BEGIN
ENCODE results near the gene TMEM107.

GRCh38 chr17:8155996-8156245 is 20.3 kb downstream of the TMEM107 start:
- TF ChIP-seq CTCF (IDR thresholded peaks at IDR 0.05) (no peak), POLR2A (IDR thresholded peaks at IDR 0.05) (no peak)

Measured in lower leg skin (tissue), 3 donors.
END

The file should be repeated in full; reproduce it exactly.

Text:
ENCODE results near the gene TMEM107.

GRCh38 chr17:8155996-8156245 is 20.3 kb downstream of the TMEM107 start:
- TF ChIP-seq CTCF (IDR thresholded peaks at IDR 0.05) (no peak), POLR2A (IDR thresholded peaks at IDR 0.05) (no peak)

Measured in lower leg skin (tissue), 3 donors.